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NCJRS Abstract

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NCJ Number: 158875 Add to Shopping cart Find in a Library
Title: State Alcohol Estimates
Corporate Author: National Ctr for Statistics and Analysis
United States of America
Date Published: 1995
Page Count: 17
Sponsoring Agency: National Ctr for Statistics and Analysis
Washington, DC 20590
US Dept of Transportation National Highway Traffic Safety Admin
Washington, DC 20590
Sale Source: US Dept of Transportation National Highway Traffic Safety Admin
1200 New Jersey Avenue, SE
West Building
Washington, DC 20590
United States of America
Type: Statistics
Language: English
Country: United States of America
Annotation: This document provides estimates of alcohol involvement in fatal traffic crashes for the United States and individually for the 50 states, the District of Columbia, and Puerto Rico (not included in the national totals).
Abstract: Known Blood Alcohol Content (BAC) test results are not available for all drivers and nonoccupants involved in fatal crashes. To address the missing data issue, the National Highway Traffic Safety Administration (NHTSA) developed and employed a statistical model to estimate the involvement of alcohol in a fatal crash. Data presented herein include both known and estimated BACs. Factors affecting alcohol involvement in fatal crashes include: (1) Population demographics and the economic environment (older and female drivers exhibit lower levels of alcohol involvement, drivers of older vehicles and pedestrians exhibit high levels); (2) Degree of urbanization (alcohol involvement in single- and multi-vehicle crashes tends to be greater in urban fatal crashes, while alcohol involvement in nonoccupant fatal crashes is higher in rural areas), and: (3) Types of vehicles (alcohol involvement is at a high level among motorcycle drivers, followed by drivers of light trucks/vans, with drivers of medium and heavy trucks exhibiting the lowest level). Nationwide in 1994: (1) alcohol was involved in 40.8 percent of the traffic fatalities, translating to 16,589 alcohol-related fatalities; (2) alcohol was present in 25.4 percent of the drivers involved in fatal crashes; (3) among fatally injured drivers, 69.3 percent had BAC test results; among surviving drivers, 23.7 percent had BAC test results. There are graphics summarizing State-Level estimates of the percentages of fatalities that were alcohol related in 1982 and 1994 and the estimated percentage of drivers with high alcohol blood count who were involved in fatal crashes.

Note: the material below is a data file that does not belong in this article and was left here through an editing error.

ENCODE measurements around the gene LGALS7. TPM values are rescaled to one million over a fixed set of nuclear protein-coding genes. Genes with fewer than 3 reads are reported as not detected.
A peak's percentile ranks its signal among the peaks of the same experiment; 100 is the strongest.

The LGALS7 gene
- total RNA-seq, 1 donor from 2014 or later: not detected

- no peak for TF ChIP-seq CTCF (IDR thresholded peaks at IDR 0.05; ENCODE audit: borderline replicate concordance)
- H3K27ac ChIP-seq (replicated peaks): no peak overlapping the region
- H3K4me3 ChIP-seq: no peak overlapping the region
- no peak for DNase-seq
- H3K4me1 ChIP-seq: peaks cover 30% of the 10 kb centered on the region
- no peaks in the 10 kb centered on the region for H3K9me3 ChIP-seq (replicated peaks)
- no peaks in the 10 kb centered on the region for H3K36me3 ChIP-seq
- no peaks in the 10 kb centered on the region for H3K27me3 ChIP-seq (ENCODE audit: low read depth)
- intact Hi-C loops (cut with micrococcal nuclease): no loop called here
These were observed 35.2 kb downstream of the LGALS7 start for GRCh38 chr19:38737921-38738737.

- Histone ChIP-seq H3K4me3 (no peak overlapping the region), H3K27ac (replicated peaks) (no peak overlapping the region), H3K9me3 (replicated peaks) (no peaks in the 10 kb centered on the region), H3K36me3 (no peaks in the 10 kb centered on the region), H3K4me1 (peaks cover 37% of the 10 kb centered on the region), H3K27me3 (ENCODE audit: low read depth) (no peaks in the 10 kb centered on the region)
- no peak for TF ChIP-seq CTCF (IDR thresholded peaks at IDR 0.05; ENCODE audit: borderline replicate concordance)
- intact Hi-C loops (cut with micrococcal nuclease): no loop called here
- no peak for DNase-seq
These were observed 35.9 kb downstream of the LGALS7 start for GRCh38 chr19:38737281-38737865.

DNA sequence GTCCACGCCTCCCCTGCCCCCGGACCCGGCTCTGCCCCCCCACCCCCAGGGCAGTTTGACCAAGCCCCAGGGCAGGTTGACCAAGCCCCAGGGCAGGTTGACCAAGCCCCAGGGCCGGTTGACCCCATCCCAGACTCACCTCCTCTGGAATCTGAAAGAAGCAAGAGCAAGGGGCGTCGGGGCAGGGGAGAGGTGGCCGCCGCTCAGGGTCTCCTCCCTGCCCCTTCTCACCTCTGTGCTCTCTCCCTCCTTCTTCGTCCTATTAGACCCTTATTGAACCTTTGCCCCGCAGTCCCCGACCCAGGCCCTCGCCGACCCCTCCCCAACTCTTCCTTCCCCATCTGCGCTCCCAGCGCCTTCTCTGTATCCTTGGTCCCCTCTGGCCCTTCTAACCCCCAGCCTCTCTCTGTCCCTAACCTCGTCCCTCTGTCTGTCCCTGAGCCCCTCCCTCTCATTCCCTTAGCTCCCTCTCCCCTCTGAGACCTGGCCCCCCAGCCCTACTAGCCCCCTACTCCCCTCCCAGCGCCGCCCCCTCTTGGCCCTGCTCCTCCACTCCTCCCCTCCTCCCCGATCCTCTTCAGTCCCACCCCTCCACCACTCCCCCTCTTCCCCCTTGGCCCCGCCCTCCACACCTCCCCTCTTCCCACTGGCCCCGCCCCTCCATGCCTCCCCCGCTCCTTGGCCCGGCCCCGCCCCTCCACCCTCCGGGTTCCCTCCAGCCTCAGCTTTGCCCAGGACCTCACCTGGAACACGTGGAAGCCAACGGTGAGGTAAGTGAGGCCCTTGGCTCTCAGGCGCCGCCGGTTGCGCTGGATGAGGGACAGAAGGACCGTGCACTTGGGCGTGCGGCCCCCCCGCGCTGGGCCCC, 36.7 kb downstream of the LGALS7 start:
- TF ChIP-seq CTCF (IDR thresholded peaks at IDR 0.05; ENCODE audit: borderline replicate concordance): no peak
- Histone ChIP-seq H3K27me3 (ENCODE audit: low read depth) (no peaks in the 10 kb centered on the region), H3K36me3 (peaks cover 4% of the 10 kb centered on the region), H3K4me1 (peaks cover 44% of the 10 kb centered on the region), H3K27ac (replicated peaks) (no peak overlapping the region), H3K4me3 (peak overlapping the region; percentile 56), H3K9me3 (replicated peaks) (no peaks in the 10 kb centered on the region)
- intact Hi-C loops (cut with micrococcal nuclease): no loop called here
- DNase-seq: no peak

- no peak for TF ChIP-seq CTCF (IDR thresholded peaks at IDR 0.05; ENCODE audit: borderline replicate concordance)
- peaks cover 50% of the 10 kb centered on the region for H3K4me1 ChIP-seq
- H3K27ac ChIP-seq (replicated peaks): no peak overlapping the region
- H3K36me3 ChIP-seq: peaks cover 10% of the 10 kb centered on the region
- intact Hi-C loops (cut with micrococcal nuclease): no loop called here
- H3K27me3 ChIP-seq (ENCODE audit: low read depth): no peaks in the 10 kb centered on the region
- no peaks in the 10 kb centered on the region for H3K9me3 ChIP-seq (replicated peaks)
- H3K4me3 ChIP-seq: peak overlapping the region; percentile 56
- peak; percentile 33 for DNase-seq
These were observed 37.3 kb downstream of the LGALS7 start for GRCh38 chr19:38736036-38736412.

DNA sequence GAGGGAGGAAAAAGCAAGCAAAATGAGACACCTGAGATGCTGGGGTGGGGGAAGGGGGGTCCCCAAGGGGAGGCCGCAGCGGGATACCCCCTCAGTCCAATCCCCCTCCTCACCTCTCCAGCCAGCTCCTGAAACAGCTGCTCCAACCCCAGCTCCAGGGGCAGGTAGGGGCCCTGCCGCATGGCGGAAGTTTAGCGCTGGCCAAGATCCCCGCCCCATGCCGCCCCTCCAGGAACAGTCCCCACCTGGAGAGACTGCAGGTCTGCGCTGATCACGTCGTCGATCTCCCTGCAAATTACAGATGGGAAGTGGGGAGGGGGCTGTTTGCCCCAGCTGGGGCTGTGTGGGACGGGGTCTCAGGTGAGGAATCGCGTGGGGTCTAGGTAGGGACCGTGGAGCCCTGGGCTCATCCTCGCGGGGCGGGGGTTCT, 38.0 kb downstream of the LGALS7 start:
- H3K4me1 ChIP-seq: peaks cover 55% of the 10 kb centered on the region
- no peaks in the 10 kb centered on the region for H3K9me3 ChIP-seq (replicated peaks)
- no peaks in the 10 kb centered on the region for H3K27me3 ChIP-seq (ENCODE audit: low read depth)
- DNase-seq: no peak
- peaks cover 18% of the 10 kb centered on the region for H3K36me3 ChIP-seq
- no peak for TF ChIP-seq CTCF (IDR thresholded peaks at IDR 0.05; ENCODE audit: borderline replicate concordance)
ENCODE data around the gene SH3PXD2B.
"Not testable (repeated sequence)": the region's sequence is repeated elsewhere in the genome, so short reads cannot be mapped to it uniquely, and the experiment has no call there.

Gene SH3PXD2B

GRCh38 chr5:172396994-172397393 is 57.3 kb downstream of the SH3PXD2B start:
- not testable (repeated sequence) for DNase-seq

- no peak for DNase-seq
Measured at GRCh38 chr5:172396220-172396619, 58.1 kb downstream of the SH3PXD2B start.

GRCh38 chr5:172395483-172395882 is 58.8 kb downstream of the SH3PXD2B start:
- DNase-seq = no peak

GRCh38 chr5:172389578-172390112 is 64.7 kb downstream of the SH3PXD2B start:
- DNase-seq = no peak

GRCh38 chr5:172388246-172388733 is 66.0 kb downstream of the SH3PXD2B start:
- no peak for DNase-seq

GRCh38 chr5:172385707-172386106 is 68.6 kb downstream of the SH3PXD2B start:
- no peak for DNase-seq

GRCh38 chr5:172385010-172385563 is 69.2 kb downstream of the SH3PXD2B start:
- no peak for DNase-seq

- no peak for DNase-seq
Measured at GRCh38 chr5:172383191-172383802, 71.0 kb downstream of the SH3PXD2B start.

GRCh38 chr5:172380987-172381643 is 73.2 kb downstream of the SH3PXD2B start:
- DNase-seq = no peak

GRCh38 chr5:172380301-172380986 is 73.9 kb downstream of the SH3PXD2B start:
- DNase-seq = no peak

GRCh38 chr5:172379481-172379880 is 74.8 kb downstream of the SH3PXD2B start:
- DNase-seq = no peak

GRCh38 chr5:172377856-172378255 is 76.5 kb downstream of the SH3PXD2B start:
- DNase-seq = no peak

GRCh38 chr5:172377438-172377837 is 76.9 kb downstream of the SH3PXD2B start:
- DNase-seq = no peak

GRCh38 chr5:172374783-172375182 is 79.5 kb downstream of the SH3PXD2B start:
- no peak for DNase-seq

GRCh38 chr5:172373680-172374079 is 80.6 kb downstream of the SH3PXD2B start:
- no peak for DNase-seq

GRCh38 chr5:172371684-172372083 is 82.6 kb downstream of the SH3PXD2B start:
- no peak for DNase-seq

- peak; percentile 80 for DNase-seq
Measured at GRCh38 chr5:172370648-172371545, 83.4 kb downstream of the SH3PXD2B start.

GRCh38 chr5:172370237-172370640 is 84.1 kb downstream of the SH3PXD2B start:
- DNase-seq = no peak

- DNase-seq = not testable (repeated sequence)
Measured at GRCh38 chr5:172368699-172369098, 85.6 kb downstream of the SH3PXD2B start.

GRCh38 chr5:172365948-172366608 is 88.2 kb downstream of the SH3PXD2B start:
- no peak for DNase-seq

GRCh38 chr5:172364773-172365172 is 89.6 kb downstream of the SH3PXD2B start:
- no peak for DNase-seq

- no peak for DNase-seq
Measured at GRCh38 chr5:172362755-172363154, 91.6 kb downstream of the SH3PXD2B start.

Main Term(s): Controlled Substances
Index Term(s): Alcohol consumption analysis; Blood/body fluid analysis; Highway safety; National Highway Traffic Safety Administration; State-by-state analyses; Statistics; US Department of Transportation
Note: Traffic Safety Facts 1994
To cite this abstract, use the following link:
http://www.ncjrs.gov/App/publications/abstract.aspx?ID=158875

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